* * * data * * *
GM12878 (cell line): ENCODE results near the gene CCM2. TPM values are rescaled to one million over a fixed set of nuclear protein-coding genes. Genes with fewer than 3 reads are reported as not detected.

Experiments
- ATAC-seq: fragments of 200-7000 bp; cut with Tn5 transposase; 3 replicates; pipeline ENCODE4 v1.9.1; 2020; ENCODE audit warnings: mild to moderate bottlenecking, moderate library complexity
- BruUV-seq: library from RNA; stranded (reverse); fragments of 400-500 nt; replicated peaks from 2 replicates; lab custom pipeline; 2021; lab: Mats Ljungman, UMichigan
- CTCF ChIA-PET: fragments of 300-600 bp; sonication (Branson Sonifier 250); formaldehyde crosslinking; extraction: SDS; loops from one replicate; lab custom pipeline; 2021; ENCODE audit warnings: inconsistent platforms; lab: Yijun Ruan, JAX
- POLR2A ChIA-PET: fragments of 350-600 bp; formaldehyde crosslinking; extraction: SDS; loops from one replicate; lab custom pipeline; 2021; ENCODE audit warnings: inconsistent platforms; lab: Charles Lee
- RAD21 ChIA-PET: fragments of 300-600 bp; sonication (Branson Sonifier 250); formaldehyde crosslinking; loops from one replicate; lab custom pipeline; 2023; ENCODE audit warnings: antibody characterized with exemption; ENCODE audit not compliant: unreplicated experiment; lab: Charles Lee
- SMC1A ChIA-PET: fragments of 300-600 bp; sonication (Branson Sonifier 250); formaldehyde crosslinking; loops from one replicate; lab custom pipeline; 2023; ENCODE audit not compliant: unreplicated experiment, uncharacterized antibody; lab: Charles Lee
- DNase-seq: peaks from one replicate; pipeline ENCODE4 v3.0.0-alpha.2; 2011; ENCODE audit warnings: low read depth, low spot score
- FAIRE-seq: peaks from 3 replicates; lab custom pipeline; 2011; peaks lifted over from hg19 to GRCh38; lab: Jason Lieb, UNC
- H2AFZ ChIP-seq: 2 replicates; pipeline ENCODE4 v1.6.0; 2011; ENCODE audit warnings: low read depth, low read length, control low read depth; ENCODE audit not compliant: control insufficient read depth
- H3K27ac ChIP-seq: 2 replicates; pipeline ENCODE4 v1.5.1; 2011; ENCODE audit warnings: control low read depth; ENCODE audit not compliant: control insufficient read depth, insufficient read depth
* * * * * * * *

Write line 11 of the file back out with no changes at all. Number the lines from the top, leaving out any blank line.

- H2AFZ ChIP-seq: 2 replicates; pipeline ENCODE4 v1.6.0; 2011; ENCODE audit warnings: low read depth, low read length, control low read depth; ENCODE audit not compliant: control insufficient read depth